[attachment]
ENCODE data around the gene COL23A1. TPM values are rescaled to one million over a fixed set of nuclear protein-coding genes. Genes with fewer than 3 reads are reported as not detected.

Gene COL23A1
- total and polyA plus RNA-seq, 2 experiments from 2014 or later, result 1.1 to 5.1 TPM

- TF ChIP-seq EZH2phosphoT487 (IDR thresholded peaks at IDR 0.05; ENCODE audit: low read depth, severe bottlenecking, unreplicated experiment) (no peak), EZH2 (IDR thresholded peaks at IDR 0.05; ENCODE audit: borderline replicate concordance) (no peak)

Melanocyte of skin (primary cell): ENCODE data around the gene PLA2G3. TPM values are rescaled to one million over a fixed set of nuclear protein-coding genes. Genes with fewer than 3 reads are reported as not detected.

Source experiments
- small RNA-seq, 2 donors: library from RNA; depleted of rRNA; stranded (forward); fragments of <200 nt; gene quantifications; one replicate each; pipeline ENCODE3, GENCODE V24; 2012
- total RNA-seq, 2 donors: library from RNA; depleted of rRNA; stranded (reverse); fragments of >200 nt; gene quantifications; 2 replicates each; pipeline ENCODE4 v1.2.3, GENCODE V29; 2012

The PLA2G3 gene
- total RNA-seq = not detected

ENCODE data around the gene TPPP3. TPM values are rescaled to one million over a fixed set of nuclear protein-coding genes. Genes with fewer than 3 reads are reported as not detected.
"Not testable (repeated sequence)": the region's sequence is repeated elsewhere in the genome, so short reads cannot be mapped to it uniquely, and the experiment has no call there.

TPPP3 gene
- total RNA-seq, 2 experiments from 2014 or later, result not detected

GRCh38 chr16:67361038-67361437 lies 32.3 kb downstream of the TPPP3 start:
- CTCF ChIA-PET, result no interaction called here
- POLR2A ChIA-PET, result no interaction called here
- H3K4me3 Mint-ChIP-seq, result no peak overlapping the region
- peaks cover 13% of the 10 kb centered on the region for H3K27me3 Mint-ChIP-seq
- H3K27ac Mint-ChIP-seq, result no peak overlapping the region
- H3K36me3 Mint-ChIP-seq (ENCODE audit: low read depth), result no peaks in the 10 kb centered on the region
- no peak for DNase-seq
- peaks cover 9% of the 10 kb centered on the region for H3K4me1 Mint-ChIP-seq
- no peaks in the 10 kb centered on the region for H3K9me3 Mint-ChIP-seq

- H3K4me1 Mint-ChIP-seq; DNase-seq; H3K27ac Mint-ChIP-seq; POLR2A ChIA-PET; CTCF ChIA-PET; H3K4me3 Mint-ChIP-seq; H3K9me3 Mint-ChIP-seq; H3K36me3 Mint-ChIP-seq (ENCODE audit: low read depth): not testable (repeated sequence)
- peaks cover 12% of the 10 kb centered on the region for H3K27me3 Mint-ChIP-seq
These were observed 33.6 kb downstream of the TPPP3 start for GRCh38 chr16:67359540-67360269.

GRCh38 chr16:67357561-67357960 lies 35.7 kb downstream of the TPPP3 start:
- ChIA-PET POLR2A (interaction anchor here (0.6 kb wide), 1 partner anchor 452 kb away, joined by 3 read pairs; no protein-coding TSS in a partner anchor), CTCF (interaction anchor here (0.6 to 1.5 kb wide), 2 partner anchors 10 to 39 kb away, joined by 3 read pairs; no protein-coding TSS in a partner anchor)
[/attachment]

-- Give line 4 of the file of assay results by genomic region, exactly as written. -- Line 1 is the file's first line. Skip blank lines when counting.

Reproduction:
- TF ChIP-seq EZH2phosphoT487 (IDR thresholded peaks at IDR 0.05; ENCODE audit: low read depth, severe bottlenecking, unreplicated experiment) (no peak), EZH2 (IDR thresholded peaks at IDR 0.05; ENCODE audit: borderline replicate concordance) (no peak)